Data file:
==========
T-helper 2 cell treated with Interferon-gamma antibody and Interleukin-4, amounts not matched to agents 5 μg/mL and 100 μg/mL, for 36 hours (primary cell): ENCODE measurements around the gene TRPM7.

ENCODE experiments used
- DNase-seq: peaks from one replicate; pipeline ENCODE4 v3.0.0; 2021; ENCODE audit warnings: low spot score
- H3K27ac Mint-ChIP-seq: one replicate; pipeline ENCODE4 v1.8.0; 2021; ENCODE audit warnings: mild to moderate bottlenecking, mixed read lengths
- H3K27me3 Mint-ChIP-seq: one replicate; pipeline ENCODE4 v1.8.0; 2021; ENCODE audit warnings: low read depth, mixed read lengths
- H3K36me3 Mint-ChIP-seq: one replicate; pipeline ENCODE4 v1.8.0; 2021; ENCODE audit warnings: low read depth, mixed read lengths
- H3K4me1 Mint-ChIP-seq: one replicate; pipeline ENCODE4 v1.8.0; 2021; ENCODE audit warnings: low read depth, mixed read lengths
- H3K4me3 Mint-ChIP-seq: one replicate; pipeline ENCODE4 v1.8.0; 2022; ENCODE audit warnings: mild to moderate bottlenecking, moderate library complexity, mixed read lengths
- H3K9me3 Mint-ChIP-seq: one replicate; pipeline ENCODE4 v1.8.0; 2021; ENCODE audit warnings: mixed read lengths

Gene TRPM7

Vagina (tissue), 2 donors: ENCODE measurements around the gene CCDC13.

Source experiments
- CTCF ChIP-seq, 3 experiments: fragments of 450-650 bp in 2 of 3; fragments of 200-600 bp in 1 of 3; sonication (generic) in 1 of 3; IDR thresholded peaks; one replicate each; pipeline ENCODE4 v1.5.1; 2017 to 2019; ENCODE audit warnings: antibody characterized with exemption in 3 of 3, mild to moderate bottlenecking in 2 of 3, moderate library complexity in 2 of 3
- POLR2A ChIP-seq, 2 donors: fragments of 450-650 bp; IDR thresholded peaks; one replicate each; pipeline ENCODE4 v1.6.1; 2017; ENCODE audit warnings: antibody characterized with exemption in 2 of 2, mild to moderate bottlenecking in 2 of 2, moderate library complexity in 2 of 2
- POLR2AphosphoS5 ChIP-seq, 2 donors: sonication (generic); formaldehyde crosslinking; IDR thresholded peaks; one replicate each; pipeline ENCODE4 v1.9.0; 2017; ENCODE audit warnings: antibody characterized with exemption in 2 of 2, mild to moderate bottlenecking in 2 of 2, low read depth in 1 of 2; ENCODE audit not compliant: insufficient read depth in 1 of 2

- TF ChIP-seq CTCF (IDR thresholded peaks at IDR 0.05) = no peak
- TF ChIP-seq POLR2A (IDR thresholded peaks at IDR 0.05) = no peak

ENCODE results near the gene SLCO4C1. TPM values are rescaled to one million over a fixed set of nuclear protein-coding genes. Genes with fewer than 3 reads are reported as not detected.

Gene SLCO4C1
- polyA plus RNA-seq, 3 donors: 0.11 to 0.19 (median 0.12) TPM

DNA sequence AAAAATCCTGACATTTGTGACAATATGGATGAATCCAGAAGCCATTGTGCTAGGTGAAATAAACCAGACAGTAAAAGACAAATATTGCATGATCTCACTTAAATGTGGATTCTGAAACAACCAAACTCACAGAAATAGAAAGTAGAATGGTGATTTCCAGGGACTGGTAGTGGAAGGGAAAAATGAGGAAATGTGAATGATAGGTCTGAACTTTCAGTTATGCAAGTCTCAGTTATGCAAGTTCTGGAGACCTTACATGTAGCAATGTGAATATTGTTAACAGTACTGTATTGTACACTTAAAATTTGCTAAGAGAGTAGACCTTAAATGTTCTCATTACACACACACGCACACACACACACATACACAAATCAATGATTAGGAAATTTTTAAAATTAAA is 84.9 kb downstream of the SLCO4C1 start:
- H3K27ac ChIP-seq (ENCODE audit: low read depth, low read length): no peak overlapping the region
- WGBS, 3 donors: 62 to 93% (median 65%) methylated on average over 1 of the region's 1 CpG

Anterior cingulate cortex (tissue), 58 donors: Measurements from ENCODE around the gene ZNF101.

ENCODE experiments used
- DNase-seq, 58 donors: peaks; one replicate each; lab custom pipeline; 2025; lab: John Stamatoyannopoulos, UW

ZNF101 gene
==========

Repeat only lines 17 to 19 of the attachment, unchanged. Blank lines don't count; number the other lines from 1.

- TF ChIP-seq POLR2A (IDR thresholded peaks at IDR 0.05) = no peak

ENCODE results near the gene SLCO4C1. TPM values are rescaled to one million over a fixed set of nuclear protein-coding genes. Genes with fewer than 3 reads are reported as not detected.

Gene SLCO4C1